‘The first 10 years sounded the worst’ my Mum says when asked about her daughters’ journeys learning the violin. It’s a well known fact that string instruments are hard work when you start learning them and the sound they produce, especially small instruments, can be anything from frustrating to borderline excruciating. Thankfully there are many people out there who understand the power of perseverance and if you can get through that difficult beginning, you will be rewarded many times over by being able to choose from an enormous repertoire of classic string pieces and are much more likely to be able to get a place in an orchestra (violins usually outnumber flutes on a ratio of 15:1).
So how can you help a little person learn a string instrument and make it as easy and fun as possible? Holding the bow is one of the hardest things to teach a child correctly - and correctly you must. It is the key not only to good sound production but also being able to execute different bow strokes and avoiding injuries further down the line. One of our little 6 year old maestros has been test driving two different bow hold aids for us after he got exasperated with not being able to hold his violin bow properly. The first was the Bow Hold Buddy from Things4Strings which attaches to the stick of the bow making it almost impossible not to hold it correctly. You can only hold it with a bent thumb and the ‘FrogFrog’ clinging to the bow provides a naturally spacing between the first two fingers. A little ‘HoldFish’ at the end of the bow is a great hole to place the pinky finger and hey presto the right hand is in a great position. I tried these out a few years ago with a violin student of a similar age but they were too big for little hands. But now the new Bow Hold Buddies fit the tiniest of hands. They come in Raspberry, Sparkly Pink, Black, Blue, Clear or Green/Gold so most kids will be happy with the choice… At around £25 they’re not a cheap option but we have to say they really do a fantastic job. Our little Heifetz was thrilled to bits with his and his confidence has grown and grown since using it. The idea is to remove it once the child is more confident in the shape of the hand.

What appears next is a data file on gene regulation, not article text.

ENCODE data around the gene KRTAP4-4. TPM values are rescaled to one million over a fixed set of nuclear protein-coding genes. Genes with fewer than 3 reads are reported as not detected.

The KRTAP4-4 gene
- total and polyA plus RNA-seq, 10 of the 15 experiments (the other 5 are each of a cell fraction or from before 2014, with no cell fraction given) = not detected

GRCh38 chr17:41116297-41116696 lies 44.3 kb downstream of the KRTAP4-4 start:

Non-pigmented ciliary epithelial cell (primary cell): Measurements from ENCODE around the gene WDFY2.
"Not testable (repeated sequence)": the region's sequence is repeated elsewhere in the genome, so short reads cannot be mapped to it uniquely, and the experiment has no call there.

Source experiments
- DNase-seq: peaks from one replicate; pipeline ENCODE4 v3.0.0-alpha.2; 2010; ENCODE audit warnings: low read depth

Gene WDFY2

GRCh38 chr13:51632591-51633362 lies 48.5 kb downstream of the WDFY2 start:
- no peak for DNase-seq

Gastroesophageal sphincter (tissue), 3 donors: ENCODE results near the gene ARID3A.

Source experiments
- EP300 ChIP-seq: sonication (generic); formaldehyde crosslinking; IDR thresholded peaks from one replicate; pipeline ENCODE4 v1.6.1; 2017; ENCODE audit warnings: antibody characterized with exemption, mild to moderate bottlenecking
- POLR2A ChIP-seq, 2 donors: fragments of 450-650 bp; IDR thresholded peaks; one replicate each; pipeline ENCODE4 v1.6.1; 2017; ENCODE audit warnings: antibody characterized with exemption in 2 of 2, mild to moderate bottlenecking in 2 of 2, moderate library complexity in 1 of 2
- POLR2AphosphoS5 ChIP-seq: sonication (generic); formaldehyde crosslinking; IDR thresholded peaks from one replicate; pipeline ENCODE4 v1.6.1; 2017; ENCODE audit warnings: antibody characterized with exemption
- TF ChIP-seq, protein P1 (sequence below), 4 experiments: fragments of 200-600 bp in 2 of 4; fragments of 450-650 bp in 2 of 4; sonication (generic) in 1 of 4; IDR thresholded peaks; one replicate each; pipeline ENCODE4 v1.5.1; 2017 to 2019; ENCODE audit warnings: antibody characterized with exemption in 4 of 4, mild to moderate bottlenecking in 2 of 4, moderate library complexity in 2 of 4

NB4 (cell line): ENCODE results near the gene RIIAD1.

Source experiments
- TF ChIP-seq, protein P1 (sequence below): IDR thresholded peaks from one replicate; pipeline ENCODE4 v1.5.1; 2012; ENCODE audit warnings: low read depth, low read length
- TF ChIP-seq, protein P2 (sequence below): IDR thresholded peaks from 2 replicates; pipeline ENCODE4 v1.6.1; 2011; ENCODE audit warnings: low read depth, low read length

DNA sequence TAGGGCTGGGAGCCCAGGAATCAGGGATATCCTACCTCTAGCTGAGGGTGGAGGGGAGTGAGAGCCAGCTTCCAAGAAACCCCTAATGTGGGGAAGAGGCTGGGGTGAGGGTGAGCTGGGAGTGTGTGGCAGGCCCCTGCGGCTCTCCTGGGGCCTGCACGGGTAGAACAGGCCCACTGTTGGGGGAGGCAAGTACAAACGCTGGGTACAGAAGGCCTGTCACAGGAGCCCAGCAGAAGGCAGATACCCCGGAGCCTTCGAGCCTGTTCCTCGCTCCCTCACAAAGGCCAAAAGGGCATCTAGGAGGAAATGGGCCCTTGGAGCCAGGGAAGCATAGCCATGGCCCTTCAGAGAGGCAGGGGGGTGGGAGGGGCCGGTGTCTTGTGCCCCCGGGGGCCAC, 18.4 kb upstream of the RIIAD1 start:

Also available for the young cellists is the Cellophant - you’ve guessed it… shaped as an elephant, it provides the same shape support without limiting hand flexibility too much. These aids are really wonderful as the child can spend far less time practising the bow hold and more time learning to make a good sound on the instrument, with the bow hold becoming a ‘feel’ rather than a stressful thing to conquer.
Another wonderful aid we have recently discovered is the Felty Mouse by viola player Sheila Holdsworth for a bargain £3.50 per rodent. This much smaller budget version is just just adorable! The little felty mouse is held in the hand while the holding the bow, making sure that an ‘open hand’ and bent thumb are kept while playing. The great thing about these is that you can also use them for the left hand to maintain a good hand position around the neck. For those kids who grip the neck of the violin, simply get them to place the felty mouse between the first finger and thumb as low down as possible and instruct them not to crush the mouse to death… Our young violinist thought this was hilarious and has often been found chatting to his felty mouse during practice sessions!
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